I’ve been in live sound for about 20 years now. This weekend is going to be another challenge as I’ll be mixing 3 gigs in 3 different places on 3 different equipment. Luckily on 3 separate days though…
The real challenge is to quickly adopt to every situation. Which is easier said than done. The first day you might have a really good PA system with ample headroom, the other day you might get some utterly hideous so-called system which is really only wood with some speakers randomly screwed in.
Sadly the second scenario is more likely, though I admit that the last few years have been somewhat more positive. But if you happen to have the worst case scenario, you’ve got two options:
- Remain calm, solve problems
Obviously the first option wouldn’t help. You’ll just trapped into your own anger, loosing control over things, even screwing up things by yourself. This leads to nowhere, or the end result is disaster.
In my experience that is the key. Your job is to figure out the best possible way to solve problems, to save the production. This is why you are there. It does not mean that I like these things, but let’s be honest, there are many things you simply cannot change. Instead of that, focus on the things you can change.
For example if the stage crew is not really cooperative, you can simply mic up the band yourself, put their monitors into the right positions, etc. I know many of you say that it’s not my job… Which might be true that it wouldn’t be your job, but right now, the whole scenario is very different from the one you’ve imagined before. This is the time when suddenly everything become your job!
The best thing you can do is to very quickly prioritise what need to be done, and start doing it as soon as you can. This is the only way to save the day.
Develop your professional calmness
It’s not easy. The very first and obvious reaction would be anger, but believe me, as soon as you let your feelings rule the situation, you lost the game. But you can train yourself. Without sounding like a Zen monk, you can create these imaginary scenarios before they happen, and with this you can think ahead. Plan the things you would do in a situation like this.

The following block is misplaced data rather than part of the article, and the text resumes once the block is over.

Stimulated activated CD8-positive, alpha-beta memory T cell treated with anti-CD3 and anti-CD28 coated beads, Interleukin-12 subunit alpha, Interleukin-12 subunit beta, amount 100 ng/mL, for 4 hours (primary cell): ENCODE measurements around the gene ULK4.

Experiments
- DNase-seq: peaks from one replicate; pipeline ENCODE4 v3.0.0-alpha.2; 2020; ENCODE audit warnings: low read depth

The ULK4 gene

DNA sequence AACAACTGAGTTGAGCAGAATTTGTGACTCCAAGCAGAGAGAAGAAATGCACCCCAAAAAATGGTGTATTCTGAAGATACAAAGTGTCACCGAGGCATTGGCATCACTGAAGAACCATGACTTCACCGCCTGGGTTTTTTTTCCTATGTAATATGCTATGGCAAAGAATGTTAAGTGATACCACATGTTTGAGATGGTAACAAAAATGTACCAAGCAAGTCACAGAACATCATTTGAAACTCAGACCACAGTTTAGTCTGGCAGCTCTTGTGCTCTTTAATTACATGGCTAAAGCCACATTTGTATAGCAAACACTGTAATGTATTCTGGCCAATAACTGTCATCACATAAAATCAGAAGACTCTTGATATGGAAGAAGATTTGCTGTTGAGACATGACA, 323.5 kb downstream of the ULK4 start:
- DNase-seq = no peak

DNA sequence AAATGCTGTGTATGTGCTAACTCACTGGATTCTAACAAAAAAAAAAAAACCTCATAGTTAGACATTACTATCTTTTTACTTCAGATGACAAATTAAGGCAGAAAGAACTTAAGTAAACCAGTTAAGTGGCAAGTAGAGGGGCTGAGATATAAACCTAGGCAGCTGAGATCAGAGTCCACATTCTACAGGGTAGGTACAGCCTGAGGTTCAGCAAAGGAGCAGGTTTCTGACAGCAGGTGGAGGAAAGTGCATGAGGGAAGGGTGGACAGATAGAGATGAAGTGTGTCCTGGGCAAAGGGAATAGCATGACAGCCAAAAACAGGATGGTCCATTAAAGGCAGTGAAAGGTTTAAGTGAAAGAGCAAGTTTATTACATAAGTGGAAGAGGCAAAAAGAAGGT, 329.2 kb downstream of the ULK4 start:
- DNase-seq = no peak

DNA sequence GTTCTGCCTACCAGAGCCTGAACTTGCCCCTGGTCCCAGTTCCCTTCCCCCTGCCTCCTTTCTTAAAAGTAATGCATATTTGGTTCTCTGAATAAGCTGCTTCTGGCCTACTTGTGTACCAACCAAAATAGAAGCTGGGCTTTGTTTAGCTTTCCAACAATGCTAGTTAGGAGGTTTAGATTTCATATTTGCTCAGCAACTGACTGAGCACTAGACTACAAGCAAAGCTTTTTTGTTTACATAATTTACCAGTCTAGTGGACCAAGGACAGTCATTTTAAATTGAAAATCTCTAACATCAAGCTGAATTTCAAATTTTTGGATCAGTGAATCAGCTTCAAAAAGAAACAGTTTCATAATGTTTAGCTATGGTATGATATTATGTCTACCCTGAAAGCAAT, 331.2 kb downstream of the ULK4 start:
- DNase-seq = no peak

After this mind game and with some practice, you’ll be more prepared to fight these things. The first few occasions might not go that well as you’ve planned, but with each solved situation you become better and better at this.
Learn from the fellow industries
This is a great opportunity to learn a few things from the post production guys. In post, damage control is a “daily habit”. Solving problems that one might think of unsolvable is the part of the job. The calm, analytical thinking can help a lot. Breath and think it over. Never forget your aims and do whatever it takes to turn a bad thing into a good one. It’s hard, sometimes unbelievably hard. But if you focus on the things that really matters, you’ll prevail and solve the problems.
From the 3 different places the first one I met a very nice crew, but they were not full time professionals, so needed more guidance. There were a few mislabelled monitor lines, a few mics that was at the wrong place, etc. But with a little patience and a bit more active collaboration everything has been solved. We were short of wedges so we just positioned the musicians so they could heard the other better even without additional wedges. It took a bit more time, but it was a good solution, everybody had a good time.
This was an easy lucky day. When I arrived, all the things were already in place, working fine, sounding good. Nice, well tuned PA system, short soundcheck, good show. These are the rare days to be frank. Still hope the third day will be just like this, because that band is a bit complicated so I really need some good company who has seen things like this.
There are very, frankly, extremely few situations where you cannot radically improve things if you remain calm and professional. Those few occasions are the ones where you simply need the management to take care of things. All other occasions are solvable by you and you only. Most of the time if you keep a professional stance, others will help or at least try to help.
Know your stuff, be calm and nice, and don’t forget to solve the problems, do not create them.